It is no wonder The Splendid and the Vile hit number 1 on The New York Times bestseller list. Larson wrote this well-documented account of life inside Winston Churchill’s inner circle with such elegant prose one can forget that it is nonfiction history. 

The setting is a two-year period of great challenge for England when they stood alone against the Nazis, determined to bomb the British into submission. Like other successful World War II chroniclers, Larson includes the actions and behaviors of the leaders of both sides of the conflict, including Deputy Führer Rudolf Hess’s bizarre solo flight to Scotland.

The focus, though, is on England’s prime minister, a gregarious dynamo of energy who liked to take baths and naps and stay up late into the night with his company and his brandy, Nazis and their bombs be damned. Winston Churchill was by this and all other accounts a warrior at heart, determined to save his island nation by any means possible, excluding, of course, surrender. With odds against him, defeating the Germans was always on his mind.

If you have never heard about the other family members, this book is your chance to be enlightened. Clementine Churchill, the Prime Minister’s wife, was a strong-willed woman gracious as any proper English gentlewoman. To challenge her husband and his policies in front of her, however, was a risky proposition.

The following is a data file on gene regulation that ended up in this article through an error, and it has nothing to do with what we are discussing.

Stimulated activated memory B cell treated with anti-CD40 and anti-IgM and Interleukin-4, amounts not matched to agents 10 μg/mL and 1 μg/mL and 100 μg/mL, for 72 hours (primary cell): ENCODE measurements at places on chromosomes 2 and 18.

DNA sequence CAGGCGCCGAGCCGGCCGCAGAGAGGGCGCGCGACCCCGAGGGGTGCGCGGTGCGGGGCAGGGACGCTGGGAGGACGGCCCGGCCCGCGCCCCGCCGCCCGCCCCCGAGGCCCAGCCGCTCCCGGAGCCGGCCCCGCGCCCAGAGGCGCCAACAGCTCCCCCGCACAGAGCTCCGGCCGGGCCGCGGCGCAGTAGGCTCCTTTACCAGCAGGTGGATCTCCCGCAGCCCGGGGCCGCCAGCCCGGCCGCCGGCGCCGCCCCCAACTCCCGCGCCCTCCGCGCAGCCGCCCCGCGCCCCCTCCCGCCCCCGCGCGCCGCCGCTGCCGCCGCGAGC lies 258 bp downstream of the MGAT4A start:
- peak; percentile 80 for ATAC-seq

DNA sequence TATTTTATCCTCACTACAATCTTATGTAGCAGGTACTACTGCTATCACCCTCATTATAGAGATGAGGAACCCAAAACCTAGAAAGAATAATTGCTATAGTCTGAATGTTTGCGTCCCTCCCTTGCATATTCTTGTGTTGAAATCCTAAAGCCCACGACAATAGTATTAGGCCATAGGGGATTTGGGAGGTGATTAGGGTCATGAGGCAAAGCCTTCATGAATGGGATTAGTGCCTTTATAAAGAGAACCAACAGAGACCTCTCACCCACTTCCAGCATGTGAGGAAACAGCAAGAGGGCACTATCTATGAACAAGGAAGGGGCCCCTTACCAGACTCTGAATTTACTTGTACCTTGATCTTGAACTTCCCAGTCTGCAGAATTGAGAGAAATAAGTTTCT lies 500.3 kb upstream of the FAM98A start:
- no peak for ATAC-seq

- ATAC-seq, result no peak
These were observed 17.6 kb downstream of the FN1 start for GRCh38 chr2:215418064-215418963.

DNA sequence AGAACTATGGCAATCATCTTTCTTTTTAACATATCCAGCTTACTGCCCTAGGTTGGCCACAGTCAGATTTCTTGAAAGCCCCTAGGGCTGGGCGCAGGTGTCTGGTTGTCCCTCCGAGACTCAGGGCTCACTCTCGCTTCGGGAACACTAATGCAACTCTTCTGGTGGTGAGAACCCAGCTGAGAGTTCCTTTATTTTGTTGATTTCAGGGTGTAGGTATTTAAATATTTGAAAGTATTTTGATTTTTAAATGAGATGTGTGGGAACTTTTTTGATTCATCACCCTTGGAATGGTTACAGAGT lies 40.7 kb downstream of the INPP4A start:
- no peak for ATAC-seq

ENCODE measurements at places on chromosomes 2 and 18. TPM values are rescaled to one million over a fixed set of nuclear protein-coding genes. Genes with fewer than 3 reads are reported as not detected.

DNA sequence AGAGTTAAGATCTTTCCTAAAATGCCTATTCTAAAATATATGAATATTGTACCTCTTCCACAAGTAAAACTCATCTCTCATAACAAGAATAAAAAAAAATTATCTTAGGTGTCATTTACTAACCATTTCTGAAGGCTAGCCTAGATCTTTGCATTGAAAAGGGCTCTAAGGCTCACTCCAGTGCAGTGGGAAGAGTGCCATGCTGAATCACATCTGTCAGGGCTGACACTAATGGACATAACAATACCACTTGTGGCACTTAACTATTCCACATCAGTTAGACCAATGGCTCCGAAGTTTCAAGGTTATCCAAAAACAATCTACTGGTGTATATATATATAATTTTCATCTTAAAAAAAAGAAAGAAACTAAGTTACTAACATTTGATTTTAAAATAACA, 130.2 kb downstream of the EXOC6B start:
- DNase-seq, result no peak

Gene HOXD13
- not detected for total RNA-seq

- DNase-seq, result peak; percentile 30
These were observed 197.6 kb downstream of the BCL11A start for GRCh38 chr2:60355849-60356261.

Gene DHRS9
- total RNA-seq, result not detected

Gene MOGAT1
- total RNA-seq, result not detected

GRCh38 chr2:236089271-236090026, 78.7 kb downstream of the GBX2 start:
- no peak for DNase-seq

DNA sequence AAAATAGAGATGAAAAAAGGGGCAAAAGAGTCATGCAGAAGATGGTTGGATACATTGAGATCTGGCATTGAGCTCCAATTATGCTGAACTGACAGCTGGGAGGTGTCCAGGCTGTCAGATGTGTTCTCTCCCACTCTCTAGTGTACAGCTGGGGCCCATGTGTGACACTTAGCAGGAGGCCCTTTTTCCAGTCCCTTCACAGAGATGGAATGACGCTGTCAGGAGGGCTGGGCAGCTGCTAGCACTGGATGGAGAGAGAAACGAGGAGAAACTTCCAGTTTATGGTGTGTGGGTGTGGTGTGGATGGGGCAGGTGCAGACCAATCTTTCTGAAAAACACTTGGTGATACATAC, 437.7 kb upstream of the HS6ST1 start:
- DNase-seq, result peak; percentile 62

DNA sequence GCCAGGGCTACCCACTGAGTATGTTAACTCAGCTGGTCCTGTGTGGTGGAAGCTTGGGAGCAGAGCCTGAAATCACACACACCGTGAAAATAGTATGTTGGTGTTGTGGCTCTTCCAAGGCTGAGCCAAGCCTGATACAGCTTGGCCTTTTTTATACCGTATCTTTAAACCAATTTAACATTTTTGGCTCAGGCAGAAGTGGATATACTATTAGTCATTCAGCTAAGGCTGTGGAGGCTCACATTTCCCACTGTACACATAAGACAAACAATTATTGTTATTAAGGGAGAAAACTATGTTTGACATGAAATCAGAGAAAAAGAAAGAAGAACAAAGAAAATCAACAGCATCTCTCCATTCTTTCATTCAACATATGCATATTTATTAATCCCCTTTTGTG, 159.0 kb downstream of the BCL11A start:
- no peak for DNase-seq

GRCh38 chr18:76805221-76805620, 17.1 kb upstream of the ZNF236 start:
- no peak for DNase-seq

Churchill’s daughter Mary, eighteen at the time, was a teenager dearly fond of her “Papa” and worried about the stress his office inflicted on him. But she was still a teenager, and like our teenagers, today who gather for parties amid a pandemic, Mary and her friends gather to party amid falling bombs.

Then, there is Randolph Churchill, the Prime Minister’s wayward son, whose carousing and gambling was a blight on the family. He fornicated with whomever and whenever, and eventually, his wife Pamela begins to do the same, including a tryst with W. Averell Harriman, who at the time was President Franklin Roosevelt’s envoy. The melodrama these two add to the story makes the reader pause and ask, am I still reading history?

Erik Larson must have spent hours reading the diaries of everyone even remotely connected to Winston Churchill, not to mention those of Nazi leaders. He picked out some gems to quote. Among the many accounts referenced are those left by Churchill’s staff, especially his private secretaries. 

One of them told Winston Churchill that he gave the British people the courage they needed to prevail over the German Blitz. He denied that and responded by saying he merely got them to focus on their courage. To me, this was the magnificent sentiment of a leader whose faith in the people he served was unimpeachable. This book is not just about the man, but the British people, for whom he was their steward and their spirit of resilience. 

When I taught my history students World War II, I would tell them if I had to pick one hero from the war in Europe, it would be Winston Churchill. Hitler never invaded England; instead he turned on the Soviet Union because Churchill scared him more than Stalin. There is nothing in this book that changes this perspective. If anything, it enhances it.

The Splendid and the Vile: A Saga of Churchill, Family, and Defiance During the Blitz

By Erik Larson; Crown (2020)

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